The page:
I used the "stairs built by a drunken carpenter" graph in my last post to show how crazy Poway's tiered sewer fees are. Today I had several conversations with several people and to tell the truth, I don't think they get what I am trying to say. Maybe, I am the only one who is obsessed about my irrational and unfair sewer fee or I maybe I didn't do a very good job of explaining what has me so POd. I am going to go with the second excuse and try to explain it again.
First of all, the graph at the top of this blog doesn't show the sewer rate. It shows the tiered sewer "fees". The fees are the total amount, or purchase price that we have to pay for putting water into the sewer. The graph of Poway's sewer rates, the amount we have to pay for each unit of water we put into the sewer looks like this:
There are a couple of things to notice about the graph. The first thing is that it looks like a choppy wave. That is because the sewer fee tiers are set up sort of crazy. They are at irregular intervals and the increases between the tiers are not consistent.
The second thing to notice about the graph is that the wave seems to be moving to the left and the peaks of the wave seem higher as the wave moves to the left. What that shows is that the people who use the least amount of what is calculated to be indoor water pay higher rates to dump that water in the sewer. And, vice versa; the indoor water hogs pay the lowest sewer rates.
Tier(units of water) rate
Tier 1 ( 0-5 ) $5-$27 /unit
Tier(units of water) rate
Tier 1 ( 0-5 ) $5-$27 /unit
Tier 2 (6-12) $4-8 /unit
Tier 3 (13-19) $3.80-$5.50/unit
Tier 4 (20-26) $3-4/unit
Tier 5 (27-37) $2.58-$3.44/unit
Tier 6 (38-50) $2.14-$2.81/unit
Tier 7 (50+) less than $2.15 /unit
So, where did these crazy sewer rates come from? Probably not really from a drunken carpenter. More likely from a drunken consultant. And not really drunk, but certainly not tasked with finding a fair way to charge for sewer use. And not tasked at all with trying to encourage conserving water.
Giving a discount to large volume users is an old marketing trick meant to increase consumption. Vons has an advertised special going on this week. Healthy Choice Frozen Steamer Meals are $2.99 ea. If you buy 5 of them, the price drops to $1.99 ea. Why buy 3 of them for a total of $8.97 when you can have 5 of them for $9.95? You may be paying a little more than you intended, but you are getting it for a lower rate, so you consume more. Our sewer rates are similarly structured to promote higher water use. As far as I know, the Point Loma sewage treatment plant is not offering a special incentive to Poway for sending a higher volume of sewage their way, so I do not know what possessed Poway to structure the rates the way they did.
Here is a comparison of Poway's Water rate and sewer rate:
The water rate is a nice steady $2.61/unit for everybody, no matter how much water they use. That sewer rate varies from $27/unit down to $2.15/unit. The people who use less indoor water are paying more per unit to put that water in the sewer pipe than they paid to buy it in the first place. The council is going to increase the water rates. They may restructure the rates so that large volume users will pay more per unit of water. That will incentivize people to use less water. Poway needs to restructure their sewer rates too. Right now they incentivize people to use more indoor water.
Some of you may be wondering why I complained in the last post of being assigned to Tier 3 instead of Tier 2 based on my water use from 2, 3 and 4 winters ago. Shouldn't I be happy because my sewer rate is lower? No, I am not happy about it and I will tell you why. Because of the lame way that Poway configures how much sewer water I use, I am paying for water I never got and certainly never put into the sewer. It is as if I paid for 5 Healthy Choice meals for $1.99 ea, but only 2 of them were put into my bag. I would have been better off paying $2.99 ea for the 2 I actually got.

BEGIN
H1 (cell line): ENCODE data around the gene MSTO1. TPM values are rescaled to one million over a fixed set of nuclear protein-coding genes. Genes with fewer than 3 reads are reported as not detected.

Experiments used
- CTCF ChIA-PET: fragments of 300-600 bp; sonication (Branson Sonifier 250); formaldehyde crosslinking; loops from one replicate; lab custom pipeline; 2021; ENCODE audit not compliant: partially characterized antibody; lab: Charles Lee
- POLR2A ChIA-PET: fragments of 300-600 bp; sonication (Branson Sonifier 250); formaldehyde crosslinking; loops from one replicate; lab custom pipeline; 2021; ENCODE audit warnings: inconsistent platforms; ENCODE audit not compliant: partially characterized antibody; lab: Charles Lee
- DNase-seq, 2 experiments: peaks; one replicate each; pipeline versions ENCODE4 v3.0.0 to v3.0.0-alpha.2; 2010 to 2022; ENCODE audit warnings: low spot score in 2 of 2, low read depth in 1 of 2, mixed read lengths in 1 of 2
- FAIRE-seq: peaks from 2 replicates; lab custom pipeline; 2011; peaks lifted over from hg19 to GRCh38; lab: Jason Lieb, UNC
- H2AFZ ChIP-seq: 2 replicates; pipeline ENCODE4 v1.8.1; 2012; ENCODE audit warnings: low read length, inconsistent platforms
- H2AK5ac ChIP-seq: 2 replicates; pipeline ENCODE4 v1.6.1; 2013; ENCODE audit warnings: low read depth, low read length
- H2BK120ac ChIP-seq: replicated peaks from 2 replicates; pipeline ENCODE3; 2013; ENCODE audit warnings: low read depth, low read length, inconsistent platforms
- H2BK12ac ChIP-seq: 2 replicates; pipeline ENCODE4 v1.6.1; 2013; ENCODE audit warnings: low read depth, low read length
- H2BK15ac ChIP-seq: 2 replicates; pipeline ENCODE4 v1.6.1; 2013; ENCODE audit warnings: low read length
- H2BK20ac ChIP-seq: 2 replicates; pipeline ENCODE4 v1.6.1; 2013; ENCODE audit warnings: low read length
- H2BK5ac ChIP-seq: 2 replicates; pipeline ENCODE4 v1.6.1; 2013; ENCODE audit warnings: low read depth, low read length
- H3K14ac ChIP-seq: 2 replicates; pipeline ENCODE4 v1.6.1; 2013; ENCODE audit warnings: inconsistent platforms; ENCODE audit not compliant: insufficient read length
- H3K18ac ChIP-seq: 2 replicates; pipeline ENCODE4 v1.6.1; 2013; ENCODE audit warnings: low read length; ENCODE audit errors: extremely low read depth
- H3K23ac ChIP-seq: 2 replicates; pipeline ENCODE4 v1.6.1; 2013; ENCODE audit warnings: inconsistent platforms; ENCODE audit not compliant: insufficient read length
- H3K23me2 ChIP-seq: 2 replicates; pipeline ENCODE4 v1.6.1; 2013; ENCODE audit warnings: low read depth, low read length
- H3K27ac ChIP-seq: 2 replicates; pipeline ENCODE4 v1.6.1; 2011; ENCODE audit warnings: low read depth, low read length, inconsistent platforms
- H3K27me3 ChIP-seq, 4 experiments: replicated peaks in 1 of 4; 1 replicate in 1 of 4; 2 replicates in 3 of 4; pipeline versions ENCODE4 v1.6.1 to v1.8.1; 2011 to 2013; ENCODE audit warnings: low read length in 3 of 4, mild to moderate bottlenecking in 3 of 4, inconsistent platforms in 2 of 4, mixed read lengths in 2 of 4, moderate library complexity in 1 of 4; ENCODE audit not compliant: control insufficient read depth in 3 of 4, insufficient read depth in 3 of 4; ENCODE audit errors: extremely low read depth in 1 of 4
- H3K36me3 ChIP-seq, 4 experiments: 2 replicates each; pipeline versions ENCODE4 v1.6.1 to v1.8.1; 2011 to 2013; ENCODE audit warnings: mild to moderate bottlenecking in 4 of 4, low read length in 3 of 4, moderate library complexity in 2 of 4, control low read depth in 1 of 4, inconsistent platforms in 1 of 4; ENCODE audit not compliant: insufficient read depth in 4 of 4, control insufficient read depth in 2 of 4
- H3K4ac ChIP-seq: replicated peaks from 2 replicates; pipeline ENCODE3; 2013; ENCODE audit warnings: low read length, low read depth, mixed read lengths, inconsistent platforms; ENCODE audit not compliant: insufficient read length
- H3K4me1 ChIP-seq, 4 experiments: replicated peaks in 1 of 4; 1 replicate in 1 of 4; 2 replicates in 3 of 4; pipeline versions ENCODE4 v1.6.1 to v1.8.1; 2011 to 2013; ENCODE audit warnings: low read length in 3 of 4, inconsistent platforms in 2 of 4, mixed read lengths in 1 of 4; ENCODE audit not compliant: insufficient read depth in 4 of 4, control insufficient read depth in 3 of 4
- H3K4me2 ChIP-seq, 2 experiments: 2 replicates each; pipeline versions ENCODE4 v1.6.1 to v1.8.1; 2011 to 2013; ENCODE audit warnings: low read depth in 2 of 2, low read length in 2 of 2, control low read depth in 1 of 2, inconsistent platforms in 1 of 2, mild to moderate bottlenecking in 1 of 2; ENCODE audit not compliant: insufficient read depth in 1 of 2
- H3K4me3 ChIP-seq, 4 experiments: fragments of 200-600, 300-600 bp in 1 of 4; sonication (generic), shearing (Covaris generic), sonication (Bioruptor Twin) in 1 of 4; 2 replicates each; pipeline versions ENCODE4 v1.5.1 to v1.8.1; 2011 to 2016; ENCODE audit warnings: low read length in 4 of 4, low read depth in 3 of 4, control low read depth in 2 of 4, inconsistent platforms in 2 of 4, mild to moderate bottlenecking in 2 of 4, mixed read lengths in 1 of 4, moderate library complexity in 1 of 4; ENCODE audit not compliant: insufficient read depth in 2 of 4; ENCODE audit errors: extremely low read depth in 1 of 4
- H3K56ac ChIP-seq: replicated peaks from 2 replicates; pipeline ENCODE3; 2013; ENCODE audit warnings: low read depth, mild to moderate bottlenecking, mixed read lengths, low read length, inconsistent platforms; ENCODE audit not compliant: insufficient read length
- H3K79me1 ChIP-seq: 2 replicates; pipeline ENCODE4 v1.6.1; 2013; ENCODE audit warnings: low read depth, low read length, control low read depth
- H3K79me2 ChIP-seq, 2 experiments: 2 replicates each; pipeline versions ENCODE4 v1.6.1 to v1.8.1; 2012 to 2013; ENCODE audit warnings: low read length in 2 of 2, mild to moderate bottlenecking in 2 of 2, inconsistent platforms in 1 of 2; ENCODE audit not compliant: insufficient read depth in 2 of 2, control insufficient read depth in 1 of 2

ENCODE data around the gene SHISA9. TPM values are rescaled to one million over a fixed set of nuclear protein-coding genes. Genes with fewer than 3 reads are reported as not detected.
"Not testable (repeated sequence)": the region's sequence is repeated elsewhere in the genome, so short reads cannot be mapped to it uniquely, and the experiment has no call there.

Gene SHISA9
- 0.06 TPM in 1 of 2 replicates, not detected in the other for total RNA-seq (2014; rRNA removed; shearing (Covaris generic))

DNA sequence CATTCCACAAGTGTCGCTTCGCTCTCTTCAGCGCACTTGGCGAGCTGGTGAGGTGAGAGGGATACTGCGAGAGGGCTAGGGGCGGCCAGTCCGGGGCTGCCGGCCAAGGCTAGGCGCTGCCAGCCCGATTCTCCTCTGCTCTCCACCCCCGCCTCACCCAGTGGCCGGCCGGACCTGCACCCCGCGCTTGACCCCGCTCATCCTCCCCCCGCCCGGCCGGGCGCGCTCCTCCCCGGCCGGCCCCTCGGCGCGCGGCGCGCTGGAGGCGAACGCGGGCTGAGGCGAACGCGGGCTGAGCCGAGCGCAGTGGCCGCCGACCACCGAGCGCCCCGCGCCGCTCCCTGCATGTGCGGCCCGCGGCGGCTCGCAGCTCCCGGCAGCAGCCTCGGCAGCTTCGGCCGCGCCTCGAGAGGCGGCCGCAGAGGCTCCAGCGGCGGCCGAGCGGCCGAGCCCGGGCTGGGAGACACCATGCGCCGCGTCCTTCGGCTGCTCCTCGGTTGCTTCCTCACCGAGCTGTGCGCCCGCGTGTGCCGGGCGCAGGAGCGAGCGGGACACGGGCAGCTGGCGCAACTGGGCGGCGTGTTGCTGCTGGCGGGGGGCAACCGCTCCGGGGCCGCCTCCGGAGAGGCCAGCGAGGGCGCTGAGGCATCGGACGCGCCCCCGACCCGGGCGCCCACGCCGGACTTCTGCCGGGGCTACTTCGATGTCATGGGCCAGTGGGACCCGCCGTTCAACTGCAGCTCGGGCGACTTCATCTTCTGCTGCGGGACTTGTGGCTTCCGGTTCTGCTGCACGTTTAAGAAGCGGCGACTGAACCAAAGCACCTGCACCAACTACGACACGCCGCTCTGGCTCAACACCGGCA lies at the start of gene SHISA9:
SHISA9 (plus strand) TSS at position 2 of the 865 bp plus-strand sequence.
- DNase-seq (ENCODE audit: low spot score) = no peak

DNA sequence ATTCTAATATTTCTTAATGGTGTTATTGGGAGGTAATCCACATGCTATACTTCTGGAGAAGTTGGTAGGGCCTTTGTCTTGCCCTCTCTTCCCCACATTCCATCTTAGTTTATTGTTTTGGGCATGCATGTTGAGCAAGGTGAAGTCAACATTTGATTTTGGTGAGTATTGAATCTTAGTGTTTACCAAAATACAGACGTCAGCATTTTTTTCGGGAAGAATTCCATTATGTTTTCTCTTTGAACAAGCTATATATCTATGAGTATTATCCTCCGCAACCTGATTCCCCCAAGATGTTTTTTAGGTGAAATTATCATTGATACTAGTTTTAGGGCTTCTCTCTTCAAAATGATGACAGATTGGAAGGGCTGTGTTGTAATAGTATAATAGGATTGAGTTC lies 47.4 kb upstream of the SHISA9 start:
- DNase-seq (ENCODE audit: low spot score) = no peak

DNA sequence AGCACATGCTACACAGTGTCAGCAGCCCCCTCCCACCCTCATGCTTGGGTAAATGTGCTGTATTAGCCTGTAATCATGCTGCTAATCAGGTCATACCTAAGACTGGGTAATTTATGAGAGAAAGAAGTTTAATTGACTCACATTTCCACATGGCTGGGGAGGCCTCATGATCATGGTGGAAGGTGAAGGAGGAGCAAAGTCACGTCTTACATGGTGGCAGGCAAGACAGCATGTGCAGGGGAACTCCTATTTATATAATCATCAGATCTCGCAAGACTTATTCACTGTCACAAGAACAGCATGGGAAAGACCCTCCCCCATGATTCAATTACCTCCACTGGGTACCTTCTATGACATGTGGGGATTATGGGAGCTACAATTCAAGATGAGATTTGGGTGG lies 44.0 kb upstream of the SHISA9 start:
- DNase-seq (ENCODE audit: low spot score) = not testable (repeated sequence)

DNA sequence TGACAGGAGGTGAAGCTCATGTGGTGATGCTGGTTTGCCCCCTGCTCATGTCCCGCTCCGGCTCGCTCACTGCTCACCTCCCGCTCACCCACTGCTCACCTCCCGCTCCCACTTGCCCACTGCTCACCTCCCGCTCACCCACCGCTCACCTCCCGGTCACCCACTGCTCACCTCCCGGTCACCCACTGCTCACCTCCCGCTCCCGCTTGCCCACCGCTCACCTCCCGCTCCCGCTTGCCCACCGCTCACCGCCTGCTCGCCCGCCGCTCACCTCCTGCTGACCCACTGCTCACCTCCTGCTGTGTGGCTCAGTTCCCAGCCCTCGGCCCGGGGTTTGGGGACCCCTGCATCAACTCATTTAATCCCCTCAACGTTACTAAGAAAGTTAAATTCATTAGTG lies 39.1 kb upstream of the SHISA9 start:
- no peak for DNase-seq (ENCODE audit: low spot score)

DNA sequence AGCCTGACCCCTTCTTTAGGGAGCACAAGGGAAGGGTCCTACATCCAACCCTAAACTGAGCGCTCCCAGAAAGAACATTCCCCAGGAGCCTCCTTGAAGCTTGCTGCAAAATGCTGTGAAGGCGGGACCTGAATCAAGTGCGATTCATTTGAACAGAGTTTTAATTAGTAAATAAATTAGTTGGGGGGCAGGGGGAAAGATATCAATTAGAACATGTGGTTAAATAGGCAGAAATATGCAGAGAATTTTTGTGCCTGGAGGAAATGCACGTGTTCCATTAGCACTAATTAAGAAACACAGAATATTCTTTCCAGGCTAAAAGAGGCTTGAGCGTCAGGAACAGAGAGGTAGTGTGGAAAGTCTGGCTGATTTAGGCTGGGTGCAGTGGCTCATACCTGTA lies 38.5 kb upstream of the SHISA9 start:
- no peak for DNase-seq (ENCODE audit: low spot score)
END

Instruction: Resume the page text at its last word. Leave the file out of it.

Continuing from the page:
We don't have meters that measure how much water flows into the sewer from our homes, so the city has to have a method to make some approximation. They use the average of the lowest water use from the last 3 winters and multiply that by 85% to determine how much water each single family residence is putting into the sewer. During a very dry winter my lowest water use may be 20 units instead of my regular 8-10 units. I use that extra water for my trees and gardens. That water never goes into the sewer. The averaging method was intended to moderate the figures in a very dry year, but the effect is that 1 or 2 very dry winters can skew the figures for the next 3-4 yrs.
There are other events that can increase winter water use: extended family visits, a plumbing failure or leak; a teenager who discovers that a clean body and nice smelling hair make them more popular or any number of other events. Some of these events are temporary. If you fix the leak, say good-bye to the in-laws, send your progeny off to college, your winter water use will decrease. But you will still be dinged for 3-4 more yrs. because of the way Poway determines your winter water use.
For an incentive to be effective, the reward must happen in close approximation to the time period when the hoped-for behavior occurs. People are not likely to reduce their water use because they will see lower bills 3-4 yrs later. It would be far more effective (and cheaper to low volume users) if Poway determined sewer use on the previous winter only. During an extremely dry year, Poway could make other adjustments. It will still not be completely accurate or fair, but it will be far better than the current method Poway uses to calculate indoor water use.
Poway's sewer fees suck. To fix them Poway needs to do 2 things: restructure the rates and change the way they approximate indoor water use.